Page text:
How the commonwealth is managing $73B in public debt
OLDWICK, N.J., July 7, 2015—In light of the recent economic conditions in Puerto Rico, exacerbated by the significant public debt of approximately USD 73 billion carried by the Commonwealth, A.M. Best has issued a briefing exploring how these continued issues pose challenges to the financial strength of the Commonwealth’s property/casualty and life/health insurance carriers, which currently remains generally solid.
The briefing, “Puerto Rico’s Economic Struggles an Ongoing Challenge for Puerto Rico,” states that Puerto Rico bonds have historically been well-received at issuance as they are triple tax-exempt, offering an alternative to investors that are free from local, state and U.S. federal taxes.
As a result, the Commonwealth has been able to address ongoing budget deficits through repeated bond issuances, although at a cost. While the Commonwealth’s ability to make ongoing coupon payments on existing bond issuances has been hampered by the weak economy, liquidity concerns have increased given the lack of access to available cash.
Public bond holdings declined sharply
In addition, the value of Puerto Rico’s public bond holdings have declined sharply given market concerns for the potential that the Commonwealth could default on its obligations.
For property/casualty insurers, the market remains highly competitive due in part to the number of carriers operating within a limited market space competing for business, balance sheets remain strong and underwriting discipline has been maintained, resulting in generally solid earnings.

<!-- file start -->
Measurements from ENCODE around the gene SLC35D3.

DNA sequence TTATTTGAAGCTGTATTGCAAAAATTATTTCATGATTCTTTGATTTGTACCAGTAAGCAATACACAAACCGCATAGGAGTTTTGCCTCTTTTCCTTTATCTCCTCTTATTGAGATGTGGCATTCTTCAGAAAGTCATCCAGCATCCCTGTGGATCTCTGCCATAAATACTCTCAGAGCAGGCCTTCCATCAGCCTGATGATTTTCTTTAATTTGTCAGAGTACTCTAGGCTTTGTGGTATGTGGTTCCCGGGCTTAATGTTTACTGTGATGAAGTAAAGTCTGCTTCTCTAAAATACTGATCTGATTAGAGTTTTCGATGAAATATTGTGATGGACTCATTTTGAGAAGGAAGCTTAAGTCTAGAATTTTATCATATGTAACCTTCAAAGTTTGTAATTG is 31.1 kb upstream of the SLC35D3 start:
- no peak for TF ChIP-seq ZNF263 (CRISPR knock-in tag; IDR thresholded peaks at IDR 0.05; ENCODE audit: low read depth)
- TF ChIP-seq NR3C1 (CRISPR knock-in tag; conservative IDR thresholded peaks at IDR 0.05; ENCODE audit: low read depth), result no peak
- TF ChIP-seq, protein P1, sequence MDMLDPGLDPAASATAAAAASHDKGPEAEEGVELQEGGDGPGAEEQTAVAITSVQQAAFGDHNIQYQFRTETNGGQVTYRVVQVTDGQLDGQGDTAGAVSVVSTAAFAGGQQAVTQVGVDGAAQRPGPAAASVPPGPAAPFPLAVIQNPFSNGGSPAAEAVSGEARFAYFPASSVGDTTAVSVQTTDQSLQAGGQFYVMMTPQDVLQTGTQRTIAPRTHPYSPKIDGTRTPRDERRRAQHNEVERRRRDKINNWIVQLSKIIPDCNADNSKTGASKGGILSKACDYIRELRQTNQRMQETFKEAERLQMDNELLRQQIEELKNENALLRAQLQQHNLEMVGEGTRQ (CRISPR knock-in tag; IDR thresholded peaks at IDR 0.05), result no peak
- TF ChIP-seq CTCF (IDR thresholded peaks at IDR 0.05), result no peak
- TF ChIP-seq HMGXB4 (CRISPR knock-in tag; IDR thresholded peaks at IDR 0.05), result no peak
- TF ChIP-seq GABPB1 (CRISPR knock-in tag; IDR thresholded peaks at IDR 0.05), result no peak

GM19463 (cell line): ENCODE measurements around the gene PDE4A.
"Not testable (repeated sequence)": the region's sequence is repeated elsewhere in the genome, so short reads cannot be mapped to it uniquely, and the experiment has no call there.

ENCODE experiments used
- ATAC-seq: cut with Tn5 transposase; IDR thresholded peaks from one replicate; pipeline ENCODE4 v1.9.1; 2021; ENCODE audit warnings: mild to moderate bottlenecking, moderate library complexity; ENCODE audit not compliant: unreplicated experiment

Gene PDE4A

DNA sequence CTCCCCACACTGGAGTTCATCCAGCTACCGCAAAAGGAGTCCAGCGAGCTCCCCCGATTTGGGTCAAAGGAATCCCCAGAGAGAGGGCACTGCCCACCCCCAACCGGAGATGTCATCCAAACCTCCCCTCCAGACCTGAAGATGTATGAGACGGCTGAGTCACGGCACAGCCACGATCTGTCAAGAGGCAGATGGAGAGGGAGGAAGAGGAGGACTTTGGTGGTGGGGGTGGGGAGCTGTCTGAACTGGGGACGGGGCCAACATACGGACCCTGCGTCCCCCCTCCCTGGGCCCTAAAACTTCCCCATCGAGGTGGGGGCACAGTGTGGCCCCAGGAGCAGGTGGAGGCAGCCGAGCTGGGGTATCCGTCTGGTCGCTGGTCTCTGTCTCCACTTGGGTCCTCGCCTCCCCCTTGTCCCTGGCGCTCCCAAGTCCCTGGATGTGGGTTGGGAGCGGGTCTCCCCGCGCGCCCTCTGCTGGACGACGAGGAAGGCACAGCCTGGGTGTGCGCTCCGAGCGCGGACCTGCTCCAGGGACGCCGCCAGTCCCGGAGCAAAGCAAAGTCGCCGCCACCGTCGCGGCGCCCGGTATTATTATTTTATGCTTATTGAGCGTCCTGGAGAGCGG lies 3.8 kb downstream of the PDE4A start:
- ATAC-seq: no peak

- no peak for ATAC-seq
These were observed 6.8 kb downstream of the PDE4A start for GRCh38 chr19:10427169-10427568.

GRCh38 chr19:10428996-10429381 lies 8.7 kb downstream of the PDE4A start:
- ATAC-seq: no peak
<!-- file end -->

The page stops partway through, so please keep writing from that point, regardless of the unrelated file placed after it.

However, the competitive operating environment and lack of economic growth will continue to constrain carriers’ ability to grow. With respect to life/health writers, the market is likewise highly competitive. In general, net premiums written have declined modestly in recent years.
Total capital grew significantly
On the positive side, total capital (including the asset valuation reserve) grew at a compound rate of nearly 10% over the past five years. Given the recent pressures stemming from the budget challenges and a high unemployment rate, companies are likely to continue to face challenges with respect to meaningful growth and potential capital losses if forced to sell Puerto Rico bonds at current depressed values.
From a balance sheet perspective, the Puerto Rico domiciled insurance companies have material bond exposure to lowly rated Puerto Rican fixed income securities. However, these carriers generally remain adequately capitalized relative to their ratings, inclusive of stressed scenarios, which consider an increase in risk factors to reflect the potential for further reductions in the credit quality of Puerto Rico-related investments.
A.M. Best will continue to closely monitor events in Puerto Rico and their impact on insurers.
For the full copy of this briefing, please visit ambest.com.